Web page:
POLICE and partner agencies in Chester have a few tricks up their sleeves to ensure Hallowe'en and Bonfire Night celebrations don't end in the sound of sirens.
They say incidents of anti-social behaviour, youth nuisance, criminal damage and illegal fires traditionally rocket from early October onwards.
Last year, more than 1,500 complaints were received on Hallowe'en night alone, with the majority of the problems caused by teenagers.
This year, agencies are hoping to put the dampers on the trend using a combination of enforcement and education.
Leaflets which inform people of the number of calls which came in last Hallowe'en have been produced in a bid to encourage parents to do their bit and keep an eye on their teenagers.
These will be handed out anywhere and everywhere by PCs and police community support officers.
Chester city centre Inspector, Mel Williams, said: 'We are not tarring all young people with the same brush but it's a fact that last year, the majority of the complaints reported were about the behaviour of teenagers.
'There were reports of eggs and flour being thrown at windows, nuisance fires being started, fireworks let off in the street - general, anti-social, dangerous and threatening behaviour.
'This year, I encourage parents to do their bit and keep their teenagers under control.'
Letters reminding teachers and pupils of the problems at this time of year are also handed to schools in an attempt to prevent problems occurring in the first place.
Information relating to incidents reported in previous years will help officers target areas with a history of problems and powers of seizure and arrest will be used where necessary.
Insp Sue Thomas, added: 'Officers will be out on foot, in vehicles and on bikes so there will be nowhere for troublemakers to hide.'
Officers have the power to take alcohol, fireworks being used illegally and problem vehicles off the streets.
They can also issue-on-the spot fines for bad behaviour in addition to using their normal powers of arrest.
A variety of police teams will be out on the streets including special constables, Community Action Team (CAT) PCs and police community support officers, area support groups and dog hand-lers.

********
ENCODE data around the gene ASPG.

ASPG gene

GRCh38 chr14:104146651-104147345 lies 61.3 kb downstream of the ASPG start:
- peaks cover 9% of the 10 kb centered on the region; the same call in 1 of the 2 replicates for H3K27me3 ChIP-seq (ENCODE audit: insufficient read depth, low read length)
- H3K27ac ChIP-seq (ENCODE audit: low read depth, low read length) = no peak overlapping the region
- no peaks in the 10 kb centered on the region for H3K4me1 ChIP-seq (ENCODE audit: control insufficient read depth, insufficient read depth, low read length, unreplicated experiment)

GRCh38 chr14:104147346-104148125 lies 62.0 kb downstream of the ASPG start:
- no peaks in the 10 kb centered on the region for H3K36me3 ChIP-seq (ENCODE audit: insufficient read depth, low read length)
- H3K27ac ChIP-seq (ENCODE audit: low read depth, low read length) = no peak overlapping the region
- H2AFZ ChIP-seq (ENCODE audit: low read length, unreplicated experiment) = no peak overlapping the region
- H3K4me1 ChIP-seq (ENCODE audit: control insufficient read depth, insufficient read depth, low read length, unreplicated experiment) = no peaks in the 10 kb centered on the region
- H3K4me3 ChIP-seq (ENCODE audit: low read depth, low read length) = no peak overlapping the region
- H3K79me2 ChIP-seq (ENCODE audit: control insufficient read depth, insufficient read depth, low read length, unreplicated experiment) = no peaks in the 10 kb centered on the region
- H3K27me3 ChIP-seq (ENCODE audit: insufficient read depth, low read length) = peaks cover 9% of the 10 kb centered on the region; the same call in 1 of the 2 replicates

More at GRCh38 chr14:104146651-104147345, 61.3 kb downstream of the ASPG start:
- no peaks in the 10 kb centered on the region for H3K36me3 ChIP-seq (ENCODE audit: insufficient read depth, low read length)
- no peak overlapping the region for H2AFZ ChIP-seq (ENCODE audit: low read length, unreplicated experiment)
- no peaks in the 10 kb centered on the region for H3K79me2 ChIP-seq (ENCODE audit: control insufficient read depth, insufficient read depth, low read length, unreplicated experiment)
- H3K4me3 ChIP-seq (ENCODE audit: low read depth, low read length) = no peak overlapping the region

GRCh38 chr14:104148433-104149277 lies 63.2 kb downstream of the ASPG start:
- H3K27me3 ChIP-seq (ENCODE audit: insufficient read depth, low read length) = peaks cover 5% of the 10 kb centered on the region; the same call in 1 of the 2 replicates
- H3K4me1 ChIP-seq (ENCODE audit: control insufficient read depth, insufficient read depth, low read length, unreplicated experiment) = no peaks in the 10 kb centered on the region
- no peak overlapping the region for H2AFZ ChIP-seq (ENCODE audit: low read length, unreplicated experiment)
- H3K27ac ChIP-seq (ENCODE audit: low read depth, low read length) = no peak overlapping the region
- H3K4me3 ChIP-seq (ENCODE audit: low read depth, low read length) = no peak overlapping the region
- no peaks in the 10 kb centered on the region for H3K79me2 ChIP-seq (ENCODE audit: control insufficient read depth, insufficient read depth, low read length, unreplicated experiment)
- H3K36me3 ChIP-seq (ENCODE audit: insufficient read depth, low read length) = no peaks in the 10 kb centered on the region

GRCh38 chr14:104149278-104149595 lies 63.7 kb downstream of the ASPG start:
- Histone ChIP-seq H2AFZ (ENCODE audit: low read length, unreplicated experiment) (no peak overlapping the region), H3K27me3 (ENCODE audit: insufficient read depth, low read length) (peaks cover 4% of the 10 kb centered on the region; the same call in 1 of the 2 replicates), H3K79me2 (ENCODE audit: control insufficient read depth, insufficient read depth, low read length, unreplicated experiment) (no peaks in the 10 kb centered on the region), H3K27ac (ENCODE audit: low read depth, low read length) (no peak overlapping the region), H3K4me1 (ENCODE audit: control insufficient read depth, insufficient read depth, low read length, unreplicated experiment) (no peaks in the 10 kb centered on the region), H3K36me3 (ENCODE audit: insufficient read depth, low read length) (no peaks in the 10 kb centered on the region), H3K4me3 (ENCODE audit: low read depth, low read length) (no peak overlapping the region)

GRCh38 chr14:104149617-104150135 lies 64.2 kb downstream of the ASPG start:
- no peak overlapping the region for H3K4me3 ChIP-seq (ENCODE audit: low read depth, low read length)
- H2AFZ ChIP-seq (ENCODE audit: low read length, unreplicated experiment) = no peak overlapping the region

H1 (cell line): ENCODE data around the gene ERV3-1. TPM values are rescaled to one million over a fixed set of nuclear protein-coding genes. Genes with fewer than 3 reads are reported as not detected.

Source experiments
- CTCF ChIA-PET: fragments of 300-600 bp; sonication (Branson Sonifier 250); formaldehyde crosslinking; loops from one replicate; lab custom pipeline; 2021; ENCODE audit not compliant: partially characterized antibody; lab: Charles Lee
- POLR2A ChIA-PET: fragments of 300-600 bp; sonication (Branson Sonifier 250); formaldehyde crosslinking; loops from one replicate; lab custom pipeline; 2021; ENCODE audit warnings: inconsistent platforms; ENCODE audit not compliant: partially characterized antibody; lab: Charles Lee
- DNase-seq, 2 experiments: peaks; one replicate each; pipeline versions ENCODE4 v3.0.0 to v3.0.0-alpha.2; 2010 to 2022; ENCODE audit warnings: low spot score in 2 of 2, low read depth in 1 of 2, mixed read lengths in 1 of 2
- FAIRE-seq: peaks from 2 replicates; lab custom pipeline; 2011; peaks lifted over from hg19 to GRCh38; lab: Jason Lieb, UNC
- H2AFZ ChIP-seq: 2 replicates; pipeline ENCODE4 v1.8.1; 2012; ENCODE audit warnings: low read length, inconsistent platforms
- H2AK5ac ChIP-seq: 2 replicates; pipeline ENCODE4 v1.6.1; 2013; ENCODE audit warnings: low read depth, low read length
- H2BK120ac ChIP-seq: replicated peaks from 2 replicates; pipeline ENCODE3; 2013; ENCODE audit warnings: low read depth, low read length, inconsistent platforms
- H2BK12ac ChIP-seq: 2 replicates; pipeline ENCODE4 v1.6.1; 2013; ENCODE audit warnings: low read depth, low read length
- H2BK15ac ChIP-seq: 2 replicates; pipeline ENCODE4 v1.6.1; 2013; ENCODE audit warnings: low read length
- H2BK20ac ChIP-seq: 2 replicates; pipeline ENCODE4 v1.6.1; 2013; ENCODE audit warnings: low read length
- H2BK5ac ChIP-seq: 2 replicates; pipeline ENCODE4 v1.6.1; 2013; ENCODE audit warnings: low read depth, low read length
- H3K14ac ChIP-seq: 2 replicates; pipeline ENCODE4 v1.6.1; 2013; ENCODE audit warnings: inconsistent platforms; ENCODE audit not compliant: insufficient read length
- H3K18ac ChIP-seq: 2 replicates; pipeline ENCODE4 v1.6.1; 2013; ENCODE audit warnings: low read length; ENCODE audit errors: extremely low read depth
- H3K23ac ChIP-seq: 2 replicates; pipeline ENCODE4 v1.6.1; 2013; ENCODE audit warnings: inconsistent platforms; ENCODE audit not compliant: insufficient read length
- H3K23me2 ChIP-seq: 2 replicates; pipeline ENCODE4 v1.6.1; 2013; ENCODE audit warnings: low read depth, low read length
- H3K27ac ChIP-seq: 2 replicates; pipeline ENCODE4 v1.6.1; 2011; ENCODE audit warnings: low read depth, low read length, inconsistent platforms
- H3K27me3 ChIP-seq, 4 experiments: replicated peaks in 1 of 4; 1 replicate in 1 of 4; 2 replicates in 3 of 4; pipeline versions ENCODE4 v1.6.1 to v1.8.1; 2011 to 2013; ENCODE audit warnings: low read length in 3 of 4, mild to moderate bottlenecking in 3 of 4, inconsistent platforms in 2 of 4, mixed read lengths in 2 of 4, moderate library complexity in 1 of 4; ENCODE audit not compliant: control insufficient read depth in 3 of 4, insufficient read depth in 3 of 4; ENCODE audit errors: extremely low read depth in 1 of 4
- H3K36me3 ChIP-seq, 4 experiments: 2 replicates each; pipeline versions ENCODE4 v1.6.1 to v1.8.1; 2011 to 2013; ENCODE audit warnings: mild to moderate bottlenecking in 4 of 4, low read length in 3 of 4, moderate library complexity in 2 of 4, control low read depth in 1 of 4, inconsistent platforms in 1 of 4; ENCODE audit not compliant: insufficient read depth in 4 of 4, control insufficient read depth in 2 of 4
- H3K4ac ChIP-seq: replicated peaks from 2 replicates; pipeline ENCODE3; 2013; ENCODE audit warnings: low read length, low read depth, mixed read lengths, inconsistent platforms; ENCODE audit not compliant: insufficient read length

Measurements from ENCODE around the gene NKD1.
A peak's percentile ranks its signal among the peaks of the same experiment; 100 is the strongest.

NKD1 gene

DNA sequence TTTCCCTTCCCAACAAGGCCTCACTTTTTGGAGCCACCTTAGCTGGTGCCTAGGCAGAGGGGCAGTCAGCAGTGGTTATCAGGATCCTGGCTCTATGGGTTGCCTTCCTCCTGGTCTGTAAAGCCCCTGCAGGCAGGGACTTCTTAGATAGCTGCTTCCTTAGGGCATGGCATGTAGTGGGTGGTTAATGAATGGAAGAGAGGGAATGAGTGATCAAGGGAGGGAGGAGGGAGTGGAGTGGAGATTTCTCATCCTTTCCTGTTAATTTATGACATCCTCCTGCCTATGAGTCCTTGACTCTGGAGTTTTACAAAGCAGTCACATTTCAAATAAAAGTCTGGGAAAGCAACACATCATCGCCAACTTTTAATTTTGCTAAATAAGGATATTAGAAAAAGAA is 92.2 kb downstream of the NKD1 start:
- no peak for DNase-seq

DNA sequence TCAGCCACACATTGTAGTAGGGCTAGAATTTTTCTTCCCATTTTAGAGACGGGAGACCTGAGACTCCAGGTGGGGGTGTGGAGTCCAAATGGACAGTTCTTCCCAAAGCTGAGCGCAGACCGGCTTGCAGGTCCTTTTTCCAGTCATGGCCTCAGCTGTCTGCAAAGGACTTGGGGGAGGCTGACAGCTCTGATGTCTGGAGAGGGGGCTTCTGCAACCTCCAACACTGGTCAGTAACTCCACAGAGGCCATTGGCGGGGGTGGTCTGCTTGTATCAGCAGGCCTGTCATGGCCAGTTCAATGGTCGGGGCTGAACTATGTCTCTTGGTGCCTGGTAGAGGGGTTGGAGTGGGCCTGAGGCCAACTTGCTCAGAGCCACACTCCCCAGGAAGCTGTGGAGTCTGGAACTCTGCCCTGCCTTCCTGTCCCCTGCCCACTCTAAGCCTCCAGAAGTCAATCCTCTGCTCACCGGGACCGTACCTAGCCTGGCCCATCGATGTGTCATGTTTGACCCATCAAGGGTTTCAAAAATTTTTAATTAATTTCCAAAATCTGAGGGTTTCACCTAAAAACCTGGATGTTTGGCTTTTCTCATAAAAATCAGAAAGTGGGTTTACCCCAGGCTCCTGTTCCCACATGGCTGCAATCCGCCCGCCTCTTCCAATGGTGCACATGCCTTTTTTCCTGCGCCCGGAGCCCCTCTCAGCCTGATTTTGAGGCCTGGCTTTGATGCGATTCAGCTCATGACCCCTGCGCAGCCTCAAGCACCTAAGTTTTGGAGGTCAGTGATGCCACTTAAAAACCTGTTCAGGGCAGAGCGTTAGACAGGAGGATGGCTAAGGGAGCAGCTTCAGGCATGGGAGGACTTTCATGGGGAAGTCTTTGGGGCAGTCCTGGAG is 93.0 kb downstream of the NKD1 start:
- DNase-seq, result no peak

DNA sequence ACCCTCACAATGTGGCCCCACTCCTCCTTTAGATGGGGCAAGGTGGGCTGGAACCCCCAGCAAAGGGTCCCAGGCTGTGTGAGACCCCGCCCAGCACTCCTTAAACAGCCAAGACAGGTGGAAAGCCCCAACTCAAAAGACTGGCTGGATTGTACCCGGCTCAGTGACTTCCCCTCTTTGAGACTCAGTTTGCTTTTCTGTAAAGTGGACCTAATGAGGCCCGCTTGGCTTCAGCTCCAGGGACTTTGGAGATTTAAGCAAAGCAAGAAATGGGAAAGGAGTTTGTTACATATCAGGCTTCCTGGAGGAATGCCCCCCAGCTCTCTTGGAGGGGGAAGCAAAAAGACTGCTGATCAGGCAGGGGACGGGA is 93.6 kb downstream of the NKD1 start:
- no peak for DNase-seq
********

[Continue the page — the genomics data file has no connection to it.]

Organisations linked to the Chester Community Safety Part-nership, which includes Chester City Council, Cheshire County Council and the police and fire services, are funding a nuisance bonfire hotline until Monday November 13.
This enables people to leave details of any signs of unofficial, nuisance bonfires which are being built in the community by calling 01244 402477. nAn organised firework display takes place at Chester racecourse, November 4, costing £4 with concessions for children and OAPs.
Trick or treat solution > > >
Trick or treat solution
EVERYONE can get in the Hallowe'en spirit thanks to a window sign now available on the Cheshire Police website.
A two-sided colourful poster has been placed on the force's website.
One side reads 'We welcome Hallowe'en callers with children in costume' the other says 'No callers please - thank you.'
Chief Supt Tim Jackson, who heads up policing in Chester, Ellesmere Port and Vale Royal, said: 'Hopefully, this will be respected and those who would rather keep their doors closed on Hallowe'en night will not be disturbed.'
The window sign is available to download at http://www.cheshire.police.uk/ A click on a Hallowe'en graphic will take users to a design they can download and print off.
CHESHIRE FIRE and Rescue Service is working to ensure a reduction in nuisance bonfires in the run up to November 5.
The schemes are concentrating on areas where historically there have been major problems.
When a call is received to a dangerous bonfire, the situation will be assessed and, if necessary, the bonfire will be removed by contractors and, in some cases, any timber and organic material recycled.
The scheme is said to have proved successful in previous years.
The fire service points out that being called to nuisance bonfires put a strain on resources.
'We would encourage members of the community to attend organised bonfires and firework displays,' said area manager John Redmond.
Organisers are offered a series of do's and dont's to ensure the risk is kept to a minimum.
* Keep fireworks in a closed metal box.
* Follow the manufacturer's instructions.
*Light fireworks at arm's length using a safety firework lighter or fuse wick.
* Never go back to a firework once lit
* Keep a bucket of water handy.
*Site well away from houses, garages, sheds, fences, overhead cables, trees and shrubs and always away from fireworks.
* Never use flammable liquids.
* Don't burn foam-filled furniture, aerosols, tins of paint and bottles.